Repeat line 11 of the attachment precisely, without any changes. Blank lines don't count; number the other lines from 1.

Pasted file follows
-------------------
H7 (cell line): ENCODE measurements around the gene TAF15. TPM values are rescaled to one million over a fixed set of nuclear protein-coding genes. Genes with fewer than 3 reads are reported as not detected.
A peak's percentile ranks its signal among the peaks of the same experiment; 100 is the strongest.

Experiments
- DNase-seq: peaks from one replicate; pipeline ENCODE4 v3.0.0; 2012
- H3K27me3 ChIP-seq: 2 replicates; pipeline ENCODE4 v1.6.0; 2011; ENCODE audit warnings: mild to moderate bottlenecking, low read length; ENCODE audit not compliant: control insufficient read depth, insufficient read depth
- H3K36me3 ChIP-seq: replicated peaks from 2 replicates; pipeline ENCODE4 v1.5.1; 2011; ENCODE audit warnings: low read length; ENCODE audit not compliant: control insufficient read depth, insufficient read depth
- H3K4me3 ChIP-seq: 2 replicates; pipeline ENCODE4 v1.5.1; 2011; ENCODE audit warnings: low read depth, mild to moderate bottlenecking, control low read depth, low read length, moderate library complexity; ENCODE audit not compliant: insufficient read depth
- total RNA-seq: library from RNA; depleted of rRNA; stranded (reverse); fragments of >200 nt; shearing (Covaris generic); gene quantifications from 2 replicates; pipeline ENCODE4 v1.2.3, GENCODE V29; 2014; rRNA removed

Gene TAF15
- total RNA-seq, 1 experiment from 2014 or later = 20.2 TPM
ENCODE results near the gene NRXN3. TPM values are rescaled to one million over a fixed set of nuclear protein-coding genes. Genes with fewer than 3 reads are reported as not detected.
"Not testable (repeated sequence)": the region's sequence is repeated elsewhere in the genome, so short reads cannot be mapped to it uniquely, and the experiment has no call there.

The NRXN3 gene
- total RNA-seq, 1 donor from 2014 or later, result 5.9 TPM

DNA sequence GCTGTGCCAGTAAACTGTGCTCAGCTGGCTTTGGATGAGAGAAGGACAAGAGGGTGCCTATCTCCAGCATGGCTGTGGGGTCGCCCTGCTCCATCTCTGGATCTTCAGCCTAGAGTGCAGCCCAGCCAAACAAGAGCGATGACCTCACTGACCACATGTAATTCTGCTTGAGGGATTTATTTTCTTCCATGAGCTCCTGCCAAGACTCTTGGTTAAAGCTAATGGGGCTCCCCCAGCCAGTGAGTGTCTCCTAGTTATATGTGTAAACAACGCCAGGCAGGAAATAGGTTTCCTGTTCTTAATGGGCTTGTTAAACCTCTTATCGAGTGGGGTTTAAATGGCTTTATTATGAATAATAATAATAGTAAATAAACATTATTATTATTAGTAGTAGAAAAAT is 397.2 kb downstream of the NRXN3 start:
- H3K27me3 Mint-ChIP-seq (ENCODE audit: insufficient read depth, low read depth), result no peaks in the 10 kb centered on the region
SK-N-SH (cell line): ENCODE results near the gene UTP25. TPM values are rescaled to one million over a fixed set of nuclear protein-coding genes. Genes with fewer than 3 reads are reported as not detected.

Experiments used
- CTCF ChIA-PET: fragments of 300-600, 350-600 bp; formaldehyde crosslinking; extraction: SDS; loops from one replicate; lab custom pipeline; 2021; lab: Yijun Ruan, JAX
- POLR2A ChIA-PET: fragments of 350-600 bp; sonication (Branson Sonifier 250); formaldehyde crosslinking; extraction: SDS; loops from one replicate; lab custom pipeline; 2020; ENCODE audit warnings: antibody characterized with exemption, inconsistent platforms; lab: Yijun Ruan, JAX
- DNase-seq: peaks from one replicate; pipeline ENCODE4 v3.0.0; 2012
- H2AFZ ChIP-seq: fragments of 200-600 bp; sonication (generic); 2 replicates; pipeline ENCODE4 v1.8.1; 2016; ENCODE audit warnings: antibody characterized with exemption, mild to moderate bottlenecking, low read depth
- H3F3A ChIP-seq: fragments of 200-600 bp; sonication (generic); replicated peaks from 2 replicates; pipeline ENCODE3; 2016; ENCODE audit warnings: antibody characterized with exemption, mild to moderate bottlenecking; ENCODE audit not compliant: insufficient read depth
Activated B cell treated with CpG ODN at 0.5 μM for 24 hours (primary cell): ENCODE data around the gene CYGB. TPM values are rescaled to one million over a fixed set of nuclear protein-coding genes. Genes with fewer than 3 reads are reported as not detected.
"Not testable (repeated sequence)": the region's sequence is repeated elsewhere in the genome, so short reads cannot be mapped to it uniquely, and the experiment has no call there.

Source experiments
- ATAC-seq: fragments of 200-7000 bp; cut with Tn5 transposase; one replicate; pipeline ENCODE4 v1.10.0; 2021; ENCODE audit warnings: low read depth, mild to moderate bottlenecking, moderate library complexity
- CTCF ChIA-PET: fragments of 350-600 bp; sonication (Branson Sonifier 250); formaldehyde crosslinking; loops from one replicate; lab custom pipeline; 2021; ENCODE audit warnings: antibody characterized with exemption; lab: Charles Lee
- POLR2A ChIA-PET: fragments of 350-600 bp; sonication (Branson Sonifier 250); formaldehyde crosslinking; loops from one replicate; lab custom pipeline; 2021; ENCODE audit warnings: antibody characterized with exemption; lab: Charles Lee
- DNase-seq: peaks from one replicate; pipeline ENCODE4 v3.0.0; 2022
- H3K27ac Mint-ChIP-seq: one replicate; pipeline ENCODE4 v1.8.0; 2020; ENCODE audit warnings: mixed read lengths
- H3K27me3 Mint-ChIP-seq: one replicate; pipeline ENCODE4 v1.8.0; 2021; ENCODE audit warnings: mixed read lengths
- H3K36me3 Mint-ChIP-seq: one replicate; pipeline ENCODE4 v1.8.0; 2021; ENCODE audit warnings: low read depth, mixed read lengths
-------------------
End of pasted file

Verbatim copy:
ENCODE results near the gene NRXN3. TPM values are rescaled to one million over a fixed set of nuclear protein-coding genes. Genes with fewer than 3 reads are reported as not detected.